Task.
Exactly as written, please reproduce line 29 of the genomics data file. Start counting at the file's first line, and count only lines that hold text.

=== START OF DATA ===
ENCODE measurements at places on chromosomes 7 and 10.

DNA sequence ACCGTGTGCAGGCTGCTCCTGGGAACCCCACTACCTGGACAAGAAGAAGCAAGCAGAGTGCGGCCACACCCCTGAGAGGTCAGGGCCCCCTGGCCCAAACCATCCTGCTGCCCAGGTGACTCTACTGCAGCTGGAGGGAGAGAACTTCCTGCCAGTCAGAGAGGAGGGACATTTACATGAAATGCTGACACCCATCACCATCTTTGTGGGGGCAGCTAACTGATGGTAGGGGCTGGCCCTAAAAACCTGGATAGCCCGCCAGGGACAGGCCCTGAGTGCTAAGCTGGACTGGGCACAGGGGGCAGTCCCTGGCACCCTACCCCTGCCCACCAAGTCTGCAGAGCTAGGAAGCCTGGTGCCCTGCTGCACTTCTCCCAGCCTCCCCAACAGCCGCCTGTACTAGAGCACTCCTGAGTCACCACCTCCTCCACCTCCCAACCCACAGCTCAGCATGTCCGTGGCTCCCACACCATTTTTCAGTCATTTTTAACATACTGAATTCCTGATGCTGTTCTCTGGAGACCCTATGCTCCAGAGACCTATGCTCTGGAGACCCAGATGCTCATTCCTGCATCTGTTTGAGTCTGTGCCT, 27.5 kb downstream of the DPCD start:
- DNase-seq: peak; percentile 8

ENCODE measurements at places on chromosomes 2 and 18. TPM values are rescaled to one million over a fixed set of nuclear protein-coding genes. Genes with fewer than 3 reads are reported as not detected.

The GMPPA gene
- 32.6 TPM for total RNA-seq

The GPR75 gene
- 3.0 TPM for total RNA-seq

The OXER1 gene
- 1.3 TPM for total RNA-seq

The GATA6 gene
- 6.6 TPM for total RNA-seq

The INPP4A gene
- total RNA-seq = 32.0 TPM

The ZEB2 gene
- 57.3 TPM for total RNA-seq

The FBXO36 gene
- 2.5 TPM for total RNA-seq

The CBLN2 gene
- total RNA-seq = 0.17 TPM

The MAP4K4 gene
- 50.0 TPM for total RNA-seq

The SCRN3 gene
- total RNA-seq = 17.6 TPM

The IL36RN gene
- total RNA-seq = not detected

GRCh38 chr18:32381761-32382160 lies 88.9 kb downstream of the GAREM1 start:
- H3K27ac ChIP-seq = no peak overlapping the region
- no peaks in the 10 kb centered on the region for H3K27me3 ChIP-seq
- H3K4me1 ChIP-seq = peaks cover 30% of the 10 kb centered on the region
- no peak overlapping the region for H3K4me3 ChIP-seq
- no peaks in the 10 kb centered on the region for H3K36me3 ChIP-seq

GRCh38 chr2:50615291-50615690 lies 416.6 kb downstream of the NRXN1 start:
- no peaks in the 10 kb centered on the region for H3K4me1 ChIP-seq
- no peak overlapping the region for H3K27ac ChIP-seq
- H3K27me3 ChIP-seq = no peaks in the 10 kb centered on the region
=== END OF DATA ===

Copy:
- no peaks in the 10 kb centered on the region for H3K27me3 ChIP-seq